We are big fans of using a high-performance planner to keep track of things. We appreciate habit trackers, daily brain dumps, and journaling. But all these things are just tools. It is possible to use them and still not come up with a daily plan that actually works.
For the record, this is one of the main reasons we developed our daily planner and the companion luxury notebook journal. We wanted to give our users tools more suitable to the way they think. To us, it's all about coming up with a doable daily plan that's easy to implement.
If you're using a daily planner but still struggling to stay organized and get things done, don't be quick to blame it on the tools you use. Your difficulty might be in the kind of plan you're actually coming up with. Below are five characteristics of a daily plan that actually works. How does yours compare?
1. It Is Simple
One of the reasons many people struggle with most standard daily planners is that said planners make things too complicated. There are those who thrive on simplicity. But anyone can become overwhelmed when things get too complicated. That being the case, a chief characteristic of a workable daily plan is simplicity.
Keeping things simple makes it easier to organize them in your brain. That makes it easier to put them down on paper. Keeping simple even helps when it comes to establishing priorities. Simplicity is just a good thing all the way around.
2. Goals and Objectives Are Reasonable
It has been said that a good daily plan is based on clearly defined goals and objections. We don't disagree. But we believe there's more to it than that. Goals and objectives must also be reasonable. Otherwise, it is too easy to set yourself up for failure and disappointment.
What good is the best daily planner if you are never able to achieve your goals? If your goals aren't reasonable, achieving might be difficult. Then the chances of you getting frustrated and giving up only increase.
3. It Has Built-In Flexibility
Hand-in-hand with reasonable goals is flexibility, which is something some people struggle with more often than not. Needless to say that flexibility isn't one of their strong points. Nonetheless, building flexibility into your daily plan gives you permission to switch things around if need be. You don't have to stick to your plan so rigidly that you doom yourself to failure if circumstances change.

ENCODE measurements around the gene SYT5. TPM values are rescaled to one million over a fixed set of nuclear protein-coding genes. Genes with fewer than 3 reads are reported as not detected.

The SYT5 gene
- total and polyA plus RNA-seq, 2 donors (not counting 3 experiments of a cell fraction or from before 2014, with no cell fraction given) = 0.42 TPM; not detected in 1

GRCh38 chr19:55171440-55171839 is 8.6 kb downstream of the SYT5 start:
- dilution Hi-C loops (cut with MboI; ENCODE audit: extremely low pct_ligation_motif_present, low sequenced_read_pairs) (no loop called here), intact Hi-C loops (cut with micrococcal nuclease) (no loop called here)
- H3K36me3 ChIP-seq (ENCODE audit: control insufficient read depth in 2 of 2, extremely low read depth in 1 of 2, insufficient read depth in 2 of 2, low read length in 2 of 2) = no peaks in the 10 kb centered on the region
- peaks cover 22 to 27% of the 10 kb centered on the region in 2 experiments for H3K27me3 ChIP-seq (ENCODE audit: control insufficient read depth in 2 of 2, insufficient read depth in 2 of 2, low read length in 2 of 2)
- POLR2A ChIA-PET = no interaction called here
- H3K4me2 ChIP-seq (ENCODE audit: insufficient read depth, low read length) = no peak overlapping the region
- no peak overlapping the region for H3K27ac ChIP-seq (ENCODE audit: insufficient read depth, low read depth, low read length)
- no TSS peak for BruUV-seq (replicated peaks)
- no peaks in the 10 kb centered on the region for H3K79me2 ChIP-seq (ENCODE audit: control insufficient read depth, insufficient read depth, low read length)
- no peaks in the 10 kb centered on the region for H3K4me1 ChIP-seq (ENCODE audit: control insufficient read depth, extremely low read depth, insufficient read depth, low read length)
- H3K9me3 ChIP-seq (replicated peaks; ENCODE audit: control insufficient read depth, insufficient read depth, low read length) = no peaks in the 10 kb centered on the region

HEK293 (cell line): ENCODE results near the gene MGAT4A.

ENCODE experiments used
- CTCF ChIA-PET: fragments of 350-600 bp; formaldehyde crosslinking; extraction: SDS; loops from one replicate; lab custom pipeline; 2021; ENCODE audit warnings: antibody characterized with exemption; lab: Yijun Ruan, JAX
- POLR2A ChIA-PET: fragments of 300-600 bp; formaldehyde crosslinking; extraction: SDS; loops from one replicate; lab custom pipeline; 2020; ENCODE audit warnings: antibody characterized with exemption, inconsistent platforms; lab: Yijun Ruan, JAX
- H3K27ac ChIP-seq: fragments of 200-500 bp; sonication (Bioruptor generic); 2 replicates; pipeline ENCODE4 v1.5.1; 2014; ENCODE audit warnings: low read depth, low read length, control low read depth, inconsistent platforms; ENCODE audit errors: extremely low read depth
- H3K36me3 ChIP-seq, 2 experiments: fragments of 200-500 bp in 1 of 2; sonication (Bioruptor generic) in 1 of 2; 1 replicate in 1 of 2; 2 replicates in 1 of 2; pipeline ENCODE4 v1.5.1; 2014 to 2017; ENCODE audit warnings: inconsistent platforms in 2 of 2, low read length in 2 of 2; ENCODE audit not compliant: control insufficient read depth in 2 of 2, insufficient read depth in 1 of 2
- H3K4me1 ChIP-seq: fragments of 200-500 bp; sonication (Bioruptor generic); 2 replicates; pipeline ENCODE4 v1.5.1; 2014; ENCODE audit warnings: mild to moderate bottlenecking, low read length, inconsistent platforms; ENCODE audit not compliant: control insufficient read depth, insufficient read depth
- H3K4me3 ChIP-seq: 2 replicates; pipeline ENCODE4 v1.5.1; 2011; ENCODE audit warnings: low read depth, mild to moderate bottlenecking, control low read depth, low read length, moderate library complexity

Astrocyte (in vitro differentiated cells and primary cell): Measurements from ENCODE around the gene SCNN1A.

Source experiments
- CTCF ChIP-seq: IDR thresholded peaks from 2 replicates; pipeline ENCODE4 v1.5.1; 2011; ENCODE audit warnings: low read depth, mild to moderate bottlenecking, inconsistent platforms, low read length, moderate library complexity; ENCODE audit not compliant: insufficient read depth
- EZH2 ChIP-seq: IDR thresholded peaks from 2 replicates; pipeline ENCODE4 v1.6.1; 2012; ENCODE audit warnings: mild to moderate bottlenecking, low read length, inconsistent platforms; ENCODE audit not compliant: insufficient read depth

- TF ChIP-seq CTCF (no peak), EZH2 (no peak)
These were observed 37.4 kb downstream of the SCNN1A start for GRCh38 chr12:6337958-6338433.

4. It Includes a Means of Accountability
A daily plan only works if it helps you achieve what you want to achieve. But in order to know whether that's actually happening, you need a way to hold yourself accountable. Thus, a daily plan that actually works includes some means of accountability. You could hold yourself accountable with a checklist. You could do it by developing some sort of reward system. At any rate, accountability provides the motivation to stick with your plan.
5. It Includes Time Constraints
Finally, daily plans that actually work include time constraints. Why? Because of lack of such constraints leaves a daily plan open-ended. By extension, an open-ended plan leaves too much room to put things off until they never get done. On the other hand, time constraints impose limits that force you to stick to your plan as best you can.
Whether you use a paper planner, a digital tool, or a series of sticky notes on the wall, devising a daily plan that doesn't really work isn't going to help. You need a daily plan you can implement and complete with consistency.